Saturday, February 25, 2006

Black and White Egyptian Movies Make My Weekend Mornings

I woke up this morning with a strong urge to watch one of those old Egyptian movies that I have here. I am keeping some DVDs and VCR tapes for some new and old Egyptian movies. Egyptian black and white movies are among other things that I consider favorites in life. In Egypt, after very hectic working week days, my only wish during weekends will be a two-hour black and white Egyptian movie. I would lie together with my lazy cat on the same couch to watch black and white Egyptian movies. Because usually the movies have been seen by all the family members, including me, 200 times, they cannot join me to watch the whole movie with me. They come and go trying to convince me to change channels, but in vain, I am programmed.

Today, I decided to watch one of the sweetest funniest movies, “Zezi’s Family”. The movie stars my favorite movie stars; Soad Hosni, Foad Al Mohandes, Ahmed Ramzi and Aeala Rateb. Every sentence makes me laugh, especially those of Foad Al Mohandes. His mother, brother and sisters were trying to teach him how to flirt with woman to marry him off. However, he is acting like a funny virgin.

I prepared my frosted corn flaks and my strong Egyptian coffee (what is known as Turkish coffee) to watch my favorite movie. I have to admit they make me feel so homesick, so I do not dare to watch them frequently.

The reason why I love those movies is because I see the life that I wish to see in Egypt. It is full of social freedoms and women are pretty, fashionable and free. In this movie, Ahmed Ramzi and his neighbor who are in love are practicing Yoga. Three years ago, the grand Sheikh of Al Azhar said Yoga is “Haram”, means forbidden in Islam, because it is a pagan activity. The movie depicts the character of the mother as the pillar of the family. It is true, in Egypt, the women play a very strong role in the family. The man pretends to be the super hero of the Egyptian family when in reality it is the women who plays a very effective role whether a wife, mother, grandmother and sister.

It is just nice to see the beautiful Egypt, even if in old movies.

The photo is for Soad Hosni (middle), Ahmed Ramzi (right) and Foad Al Mohandes (left)


At 12:01 AM, Anonymous Anonymous said...

Dear FFE,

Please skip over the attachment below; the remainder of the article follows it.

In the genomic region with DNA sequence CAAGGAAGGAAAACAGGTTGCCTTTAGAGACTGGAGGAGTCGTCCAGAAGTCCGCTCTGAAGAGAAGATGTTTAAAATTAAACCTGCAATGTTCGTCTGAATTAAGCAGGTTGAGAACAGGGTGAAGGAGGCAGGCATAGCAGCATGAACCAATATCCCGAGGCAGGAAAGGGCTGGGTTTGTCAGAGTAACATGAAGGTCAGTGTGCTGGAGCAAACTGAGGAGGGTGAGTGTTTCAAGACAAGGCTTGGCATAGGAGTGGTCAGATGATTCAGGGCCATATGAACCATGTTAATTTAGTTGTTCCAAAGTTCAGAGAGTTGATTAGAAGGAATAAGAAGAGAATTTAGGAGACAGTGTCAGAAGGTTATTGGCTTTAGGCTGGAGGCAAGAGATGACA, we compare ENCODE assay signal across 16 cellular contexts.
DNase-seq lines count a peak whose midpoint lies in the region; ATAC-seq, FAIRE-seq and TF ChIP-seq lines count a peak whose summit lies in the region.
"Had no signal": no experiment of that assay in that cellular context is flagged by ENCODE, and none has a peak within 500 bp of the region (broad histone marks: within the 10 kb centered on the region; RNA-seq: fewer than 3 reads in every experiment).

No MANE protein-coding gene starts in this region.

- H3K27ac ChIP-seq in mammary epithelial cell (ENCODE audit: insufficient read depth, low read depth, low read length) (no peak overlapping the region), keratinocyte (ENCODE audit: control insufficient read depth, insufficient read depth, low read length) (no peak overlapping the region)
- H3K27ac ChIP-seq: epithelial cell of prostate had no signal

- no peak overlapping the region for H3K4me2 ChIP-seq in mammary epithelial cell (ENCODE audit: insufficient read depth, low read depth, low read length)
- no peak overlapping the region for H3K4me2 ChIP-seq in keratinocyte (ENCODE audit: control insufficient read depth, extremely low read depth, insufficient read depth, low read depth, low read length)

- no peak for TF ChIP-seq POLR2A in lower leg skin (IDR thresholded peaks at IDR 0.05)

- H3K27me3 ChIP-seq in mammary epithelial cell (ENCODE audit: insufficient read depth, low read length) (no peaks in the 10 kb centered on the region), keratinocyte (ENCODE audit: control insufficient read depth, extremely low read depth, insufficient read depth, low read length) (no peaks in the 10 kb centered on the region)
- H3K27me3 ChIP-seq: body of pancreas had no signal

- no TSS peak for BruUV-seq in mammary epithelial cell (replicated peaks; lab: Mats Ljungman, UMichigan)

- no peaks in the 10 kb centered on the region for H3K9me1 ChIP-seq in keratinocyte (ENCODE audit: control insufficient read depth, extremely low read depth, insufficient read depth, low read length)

Egyptian black and white films are indeed generally very enjoyable and remarkable for their high level of quality as compared to their western counterparts more than 50 years ago.

Some of them did explore social issues from a humorous yet mildly thought-provoking manner.

One serious drawback of Egyptian black and white films is their explicit racism in the vein of early Hollywood in segregationist America.

How much has changed?

At 6:35 PM, Blogger Seneferu said...

What "explicit racism" do you speak of?

At 4:24 AM, Anonymous Anonymous said...


I loved your blog. Your feelings reflect the feelings of many Egyptians living in the West. We are working like crazy (unlike what most people in Egypt think we are doing) and then all we need is to connect to Egypt through a good old Egyptian film.
Egyptian in Germany

At 4:31 AM, Anonymous Khalidah said...

WOW ... I love these oldies .. they are a 1000 times better than new movies ...
Also the stars; great heritage Egypt .. one that made us love your country and crave visiting it over and over :D

At 4:55 AM, Anonymous Anonymous said...


The explicit racism that I mention is present in many Egyptian golden oldies. Examples include, amongst others:

Black face painting,
Jungle-themed noises,
Primitive tribalism in some films,
The image of stupid, gullible, laughable, contemptuous 'Osman' the Nubian.

These factors, amongst others, are present in many Egyptian black and white films (particularly Ismail Yasin's) - and the butt of the racist humour is the dark-skinned person.

At 4:20 PM, Blogger Freedom for Egyptians said...

The Egyptian Movie industry has never been racist. The Egyptian movie industry grew before the American Hollywood industry.

The Egyptian movie Industry encompassed all movie partners from the entire world as well as the Middle East.

I only get to know Egyptian Jew citizens from my old movies. I saw nationalized Greeks, Armanians ... etc in the Egyptian movies. Egypt was open to Lebanese, Syrian, and any nationality that wanted to be part of our industry. And it was blooming because of this encompassing inclusive spirit. Iran movies reflect and Iranian spirit.

Egypt does not have jungles or tribes to depict in our movies. Movies are part of the culture of any society. And Egypt in the early 19th century was more mediterreanian to its unique free economy and many other cultural factors and we are proud of that. Ali El Kassar was a very successful character and its success guaranteed audience and continuity, though he does not reflect 100% Egyptians. And it was meant for the diversity. A value many countries are trying to incorporate in their communities.

At 4:12 AM, Anonymous Anonymous said...

Dear Freedom for Egyptians,

I have much respect for what you are doing with this blog but I am also shocked at your level of denial on this issue.